I like altho’s comment very much! I totally endorse it (for all it’s worth).
    It’s a strange relationship that forms between reader and characters…
    As I was nearing the end of A Voyage for Madmen (thank you Jonathan for advising I should read it) I almost hoped the end would be different from what I knew it would be…


    I was a little annoyed by it, and I think it is connected to the parenthood. Like with kids, the characters in books go on with their lives and find their own way. The writer is just a watcher: you tell us what you see, maybe you can help sometimes (I was amused by your cameo at the airport) but you don’t have the right to say how it has to go on in the very end. How do you dare thinking that Maxwell’s life can stop just when there are no more pages? 🙂 What you create goes on living furhter beyond you and you cannot control. You gave it to us, to the word, be brave and say good luck.
    I hope I wasn’t too rude – as I did when I spoke about English cuisine, in Florence, sorry. It’s just my bad English, and my enthusiasm. Actually, I’m very grateful to you!


    jonathan wrote :
    > Does anyone have any theories about why feelings run so
    > high on this subject?

    I didn’t read the other posts (but will read some of them), so I hope nobody already posted something the like of what I will post now. Don’t want to be repetitive. I’d like to point to a story the famous literary critic Pierre Bayard has written about in one of his essays about Arthur Conan Doyle. Apparently, after having put his at the time incredibly popular character Sherlock Holmes to death in a short story in which he has met his "bad-guy alter ego" (the anti-Holmes!), many readers literary went out into the streets to protest against this. Some of them even threatened the poor author. If we have to believe Pierre Bayard, it was total madness. Frenzy, that’s what it was! Arthur Conan Doyle felt almost obliged to make his detective arise from the dead.
    I’m not saying that what you’re experiencing is anything like it, but there are some parallels. The explanation I would suggest is that when an author depict his or her characters in such a moving, humanlike and recognizable way, immediate empathy and character identification is inevitable. I’m not saying Conan Doyle did his best to render his character sympathetic (quite to the contrary, he was a genius in making him look arrogant and haughty, but that’s only my opinion, and I’d like to add that Conan Doyle was in many other ways, a brilliant writer), but his readers were so enthusiastic about his novels and short stories, that they simply hated the fact of seeing Holmes die. Bayard stresses the problem that some people can be so absorbed by novels that they tend to forget that the characters and situations ARE NOT REAL. They’re fiction (of course, we could start discussing this: are they?).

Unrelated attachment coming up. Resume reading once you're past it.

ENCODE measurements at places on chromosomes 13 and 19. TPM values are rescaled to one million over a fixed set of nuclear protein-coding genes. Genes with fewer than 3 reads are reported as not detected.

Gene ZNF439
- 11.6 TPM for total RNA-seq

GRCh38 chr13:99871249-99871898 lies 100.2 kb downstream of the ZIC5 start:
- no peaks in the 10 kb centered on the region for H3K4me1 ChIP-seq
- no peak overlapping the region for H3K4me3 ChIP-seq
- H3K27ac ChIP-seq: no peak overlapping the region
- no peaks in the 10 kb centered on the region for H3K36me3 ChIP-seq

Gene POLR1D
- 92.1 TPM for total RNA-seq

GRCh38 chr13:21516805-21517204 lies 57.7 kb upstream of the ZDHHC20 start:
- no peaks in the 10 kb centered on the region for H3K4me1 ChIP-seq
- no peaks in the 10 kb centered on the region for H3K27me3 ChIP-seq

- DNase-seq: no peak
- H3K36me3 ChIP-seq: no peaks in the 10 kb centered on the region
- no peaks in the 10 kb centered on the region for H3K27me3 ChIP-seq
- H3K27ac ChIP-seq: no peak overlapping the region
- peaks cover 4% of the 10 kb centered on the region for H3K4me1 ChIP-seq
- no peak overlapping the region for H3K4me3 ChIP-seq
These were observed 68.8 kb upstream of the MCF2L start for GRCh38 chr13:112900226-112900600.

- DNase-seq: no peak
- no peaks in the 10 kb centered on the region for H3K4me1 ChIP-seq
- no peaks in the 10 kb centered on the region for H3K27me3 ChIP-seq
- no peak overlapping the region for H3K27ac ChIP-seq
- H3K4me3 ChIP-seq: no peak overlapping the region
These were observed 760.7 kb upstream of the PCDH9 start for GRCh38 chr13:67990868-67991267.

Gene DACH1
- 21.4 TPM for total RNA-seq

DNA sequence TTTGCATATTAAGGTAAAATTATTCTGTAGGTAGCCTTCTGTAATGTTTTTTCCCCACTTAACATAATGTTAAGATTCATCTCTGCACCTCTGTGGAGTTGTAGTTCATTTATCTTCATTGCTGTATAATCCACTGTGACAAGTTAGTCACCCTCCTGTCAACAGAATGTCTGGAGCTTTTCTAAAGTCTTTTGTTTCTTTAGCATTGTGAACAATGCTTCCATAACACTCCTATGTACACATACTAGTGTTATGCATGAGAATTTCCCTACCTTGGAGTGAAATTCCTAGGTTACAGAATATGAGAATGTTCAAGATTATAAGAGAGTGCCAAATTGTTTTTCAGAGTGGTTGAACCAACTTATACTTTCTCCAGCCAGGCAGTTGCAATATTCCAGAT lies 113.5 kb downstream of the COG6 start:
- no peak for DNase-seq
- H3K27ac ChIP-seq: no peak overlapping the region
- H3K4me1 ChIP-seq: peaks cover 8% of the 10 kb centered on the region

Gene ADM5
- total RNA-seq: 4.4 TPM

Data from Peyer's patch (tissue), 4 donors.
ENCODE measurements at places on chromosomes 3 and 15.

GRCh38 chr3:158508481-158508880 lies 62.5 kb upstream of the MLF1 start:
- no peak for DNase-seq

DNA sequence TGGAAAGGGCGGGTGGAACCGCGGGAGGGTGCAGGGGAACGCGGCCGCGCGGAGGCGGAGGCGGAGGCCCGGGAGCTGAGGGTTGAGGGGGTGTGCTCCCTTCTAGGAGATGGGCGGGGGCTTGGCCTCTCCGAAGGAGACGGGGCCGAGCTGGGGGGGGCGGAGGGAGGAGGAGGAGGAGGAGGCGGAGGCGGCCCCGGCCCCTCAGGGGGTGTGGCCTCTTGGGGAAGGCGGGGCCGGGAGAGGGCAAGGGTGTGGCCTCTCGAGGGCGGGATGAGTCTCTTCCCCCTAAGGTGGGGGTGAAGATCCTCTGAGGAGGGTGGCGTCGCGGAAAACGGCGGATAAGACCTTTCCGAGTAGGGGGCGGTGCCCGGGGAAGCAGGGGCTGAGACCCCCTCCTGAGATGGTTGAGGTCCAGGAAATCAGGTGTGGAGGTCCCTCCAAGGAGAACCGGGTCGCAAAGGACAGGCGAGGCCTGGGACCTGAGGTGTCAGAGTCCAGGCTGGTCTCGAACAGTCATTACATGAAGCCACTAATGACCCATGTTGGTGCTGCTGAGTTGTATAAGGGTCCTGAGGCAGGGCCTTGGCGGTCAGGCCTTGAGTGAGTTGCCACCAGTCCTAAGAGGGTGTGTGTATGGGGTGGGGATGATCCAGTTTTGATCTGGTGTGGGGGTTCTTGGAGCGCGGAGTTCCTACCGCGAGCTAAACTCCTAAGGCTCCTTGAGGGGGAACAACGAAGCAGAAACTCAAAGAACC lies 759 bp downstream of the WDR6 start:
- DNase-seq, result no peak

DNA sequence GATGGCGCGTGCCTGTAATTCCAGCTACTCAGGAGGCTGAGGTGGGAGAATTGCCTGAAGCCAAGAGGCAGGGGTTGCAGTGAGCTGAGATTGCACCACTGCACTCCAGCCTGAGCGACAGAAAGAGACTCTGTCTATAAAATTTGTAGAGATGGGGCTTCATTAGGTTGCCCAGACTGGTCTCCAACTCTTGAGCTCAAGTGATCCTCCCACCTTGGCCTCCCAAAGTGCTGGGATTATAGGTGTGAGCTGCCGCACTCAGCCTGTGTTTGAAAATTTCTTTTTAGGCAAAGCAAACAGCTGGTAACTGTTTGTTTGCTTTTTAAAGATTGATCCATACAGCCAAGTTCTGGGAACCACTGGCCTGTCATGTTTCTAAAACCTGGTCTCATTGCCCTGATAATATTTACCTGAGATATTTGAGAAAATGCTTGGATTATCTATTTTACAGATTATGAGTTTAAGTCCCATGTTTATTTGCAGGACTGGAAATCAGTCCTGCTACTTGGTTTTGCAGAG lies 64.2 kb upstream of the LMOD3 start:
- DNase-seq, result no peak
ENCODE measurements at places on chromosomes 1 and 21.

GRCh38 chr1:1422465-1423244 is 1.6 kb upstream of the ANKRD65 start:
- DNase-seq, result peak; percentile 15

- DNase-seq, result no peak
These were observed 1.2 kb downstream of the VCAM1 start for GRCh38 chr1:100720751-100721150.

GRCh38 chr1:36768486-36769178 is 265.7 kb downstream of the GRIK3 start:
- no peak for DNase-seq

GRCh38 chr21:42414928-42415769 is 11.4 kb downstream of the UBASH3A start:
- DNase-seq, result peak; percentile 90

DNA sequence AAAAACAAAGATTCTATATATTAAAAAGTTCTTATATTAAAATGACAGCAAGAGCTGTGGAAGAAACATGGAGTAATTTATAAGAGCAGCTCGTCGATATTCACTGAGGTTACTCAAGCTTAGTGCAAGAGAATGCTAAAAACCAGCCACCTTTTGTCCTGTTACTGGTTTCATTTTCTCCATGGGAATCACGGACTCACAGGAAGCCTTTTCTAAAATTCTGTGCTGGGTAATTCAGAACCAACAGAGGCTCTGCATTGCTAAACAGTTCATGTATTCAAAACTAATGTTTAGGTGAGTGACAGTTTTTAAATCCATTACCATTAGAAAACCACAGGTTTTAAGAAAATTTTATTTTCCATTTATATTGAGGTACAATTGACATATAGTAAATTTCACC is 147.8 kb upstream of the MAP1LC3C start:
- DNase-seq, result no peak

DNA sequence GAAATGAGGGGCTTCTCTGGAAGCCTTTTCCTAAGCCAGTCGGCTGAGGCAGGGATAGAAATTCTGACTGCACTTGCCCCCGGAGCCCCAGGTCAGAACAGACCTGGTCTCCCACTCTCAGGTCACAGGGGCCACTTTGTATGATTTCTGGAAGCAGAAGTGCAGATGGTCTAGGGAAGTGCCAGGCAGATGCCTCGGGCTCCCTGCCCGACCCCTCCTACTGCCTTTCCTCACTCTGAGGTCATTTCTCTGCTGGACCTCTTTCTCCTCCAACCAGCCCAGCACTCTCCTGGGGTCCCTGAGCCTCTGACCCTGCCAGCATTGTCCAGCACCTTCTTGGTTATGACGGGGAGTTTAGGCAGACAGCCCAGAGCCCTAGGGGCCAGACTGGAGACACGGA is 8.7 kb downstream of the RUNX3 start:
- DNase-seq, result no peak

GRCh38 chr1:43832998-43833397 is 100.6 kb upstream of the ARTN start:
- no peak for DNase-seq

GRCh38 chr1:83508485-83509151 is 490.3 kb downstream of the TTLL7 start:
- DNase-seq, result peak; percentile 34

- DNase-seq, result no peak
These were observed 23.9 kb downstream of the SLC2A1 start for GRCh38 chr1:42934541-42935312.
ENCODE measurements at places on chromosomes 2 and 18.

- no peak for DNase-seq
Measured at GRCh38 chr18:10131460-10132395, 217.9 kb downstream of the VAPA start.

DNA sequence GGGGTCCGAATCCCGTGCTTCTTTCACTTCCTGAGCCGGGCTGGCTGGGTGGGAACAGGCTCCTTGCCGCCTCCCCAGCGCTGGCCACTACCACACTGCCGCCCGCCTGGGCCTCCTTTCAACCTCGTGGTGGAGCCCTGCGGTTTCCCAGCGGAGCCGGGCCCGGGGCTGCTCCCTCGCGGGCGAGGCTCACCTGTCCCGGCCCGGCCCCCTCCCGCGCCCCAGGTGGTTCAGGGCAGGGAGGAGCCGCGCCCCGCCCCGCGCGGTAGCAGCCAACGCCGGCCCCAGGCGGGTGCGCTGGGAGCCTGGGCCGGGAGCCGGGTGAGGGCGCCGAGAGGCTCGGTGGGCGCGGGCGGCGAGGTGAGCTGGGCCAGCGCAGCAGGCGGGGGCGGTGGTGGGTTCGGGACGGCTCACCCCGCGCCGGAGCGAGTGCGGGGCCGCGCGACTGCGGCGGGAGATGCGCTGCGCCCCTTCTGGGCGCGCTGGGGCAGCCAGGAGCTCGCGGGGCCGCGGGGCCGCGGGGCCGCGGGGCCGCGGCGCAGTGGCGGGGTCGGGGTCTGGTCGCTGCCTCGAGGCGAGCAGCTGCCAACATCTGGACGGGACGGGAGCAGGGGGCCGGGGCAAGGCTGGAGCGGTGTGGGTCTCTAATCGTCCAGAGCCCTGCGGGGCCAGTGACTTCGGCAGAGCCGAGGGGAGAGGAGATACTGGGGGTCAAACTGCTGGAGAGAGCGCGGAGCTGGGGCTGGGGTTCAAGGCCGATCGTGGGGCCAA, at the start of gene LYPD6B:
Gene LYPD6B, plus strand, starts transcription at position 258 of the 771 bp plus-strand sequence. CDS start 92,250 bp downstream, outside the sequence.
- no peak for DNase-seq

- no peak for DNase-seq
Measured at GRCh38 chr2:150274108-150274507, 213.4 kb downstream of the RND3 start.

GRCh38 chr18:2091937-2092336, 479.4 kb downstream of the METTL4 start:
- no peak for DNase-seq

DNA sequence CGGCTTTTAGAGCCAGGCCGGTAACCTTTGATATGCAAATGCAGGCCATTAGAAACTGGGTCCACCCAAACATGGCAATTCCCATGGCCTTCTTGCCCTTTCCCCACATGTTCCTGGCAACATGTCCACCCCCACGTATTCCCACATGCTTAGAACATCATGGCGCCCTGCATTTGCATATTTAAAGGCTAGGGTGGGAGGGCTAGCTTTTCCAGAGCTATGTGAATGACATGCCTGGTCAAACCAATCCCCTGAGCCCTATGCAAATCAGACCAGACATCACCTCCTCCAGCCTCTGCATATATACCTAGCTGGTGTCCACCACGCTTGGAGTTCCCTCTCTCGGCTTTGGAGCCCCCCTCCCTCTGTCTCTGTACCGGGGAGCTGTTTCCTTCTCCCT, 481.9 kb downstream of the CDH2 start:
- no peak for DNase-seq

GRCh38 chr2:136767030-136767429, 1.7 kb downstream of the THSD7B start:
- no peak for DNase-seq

My point here is that it takes a bloody good author to make this kind of fiction. Take this miniature frenzyas a compliment, I would say 🙂 Those readers just hated the fact that Maxwell Sim wasn’t a real person after all. I myself just decided that this last chapter doesn’t belong to Sim’s story any more and that he will be perfectly happy with Uncle Clive and place a beautiful gravestone on his mother’s grave. It’s silly, I know, because I did like it, but as some sort of literary experiment, not as being part of Sim’s story.


    I think people feel so strongly because they have invested a lot of time and care in Maxwell only to be told he isn’t real or worth it. But that’s what I like about it! I think it touches on the thread of online personas and relationships. We all construct identities for ourselves online that depict how we want to be seen rather than how we are seen. Surely if we were to meet the faceless people we interact with though social networking they would be dazzled by the mundanity of our lives. The ending of the book captures that for me.


    The first suspect about Maxwell Sim sneaked into my subconsciousness, when he – apart from all his other mental deviations – starts to act like an upcoming novelist himself and invents his hot night with Alison. Then, when finally finished the novel, my first reaction was, that the last chapter was a bit overdone, but in a second thought I felt that one can go even further. Now in the novel we are left with exactly four levels of illusion, i.e. starting from the night with Alison, which was made up by Max, who is made up by a novel writer in the last chapter, who finally of course is made up by J.C. himself! So far so good, but is the chain of nested illusions really complete? I think, we should not be to sure about this, because, just as you find superordinate intelligence in termite states (note, each of them alone know little, but together they have the knowledge of how to construct their "home" with a perfectly functioning ventilation system), we humans are slaves to the "Weltgeist". Its clear, J.C. just had to choose the leitmotif „virtuality versus reality“ or in other words confront us with the question of how real have our lifes become? But to repeat myself, this topic had to be tackled, it had been dragged into J.C.s mind by the "Weltgeist", which in turn is of course only an instant reflection of divinity.

    So, who are we now, what has happened? Once again Ptolomeus thinks he is on the safe side? No way, we will always remain out of axis, no matter how many tricks we play, we are not mastering anything at all, but to the best, the personification a little glooming idea.


    I was so enthralled by this book – which incidentally I finished reading about an hour ago – that I didn’t mind the "trick" ending. I had already been fooled by other twists along the way, which I didn’t see coming, so I was getting used to it by now.

    A marvellous story which had the power to restore my faith in humanity. There is more truth in fiction than anywhere else.


    "There is more truth in fiction than anywhere else." There is more truth in that sentence than … wel … in many other sentences. Fiction makes us see the world through the eyes of a fictional but no less real person. It makes us walk in other people’s shoes and live their experiences. It opens our minds.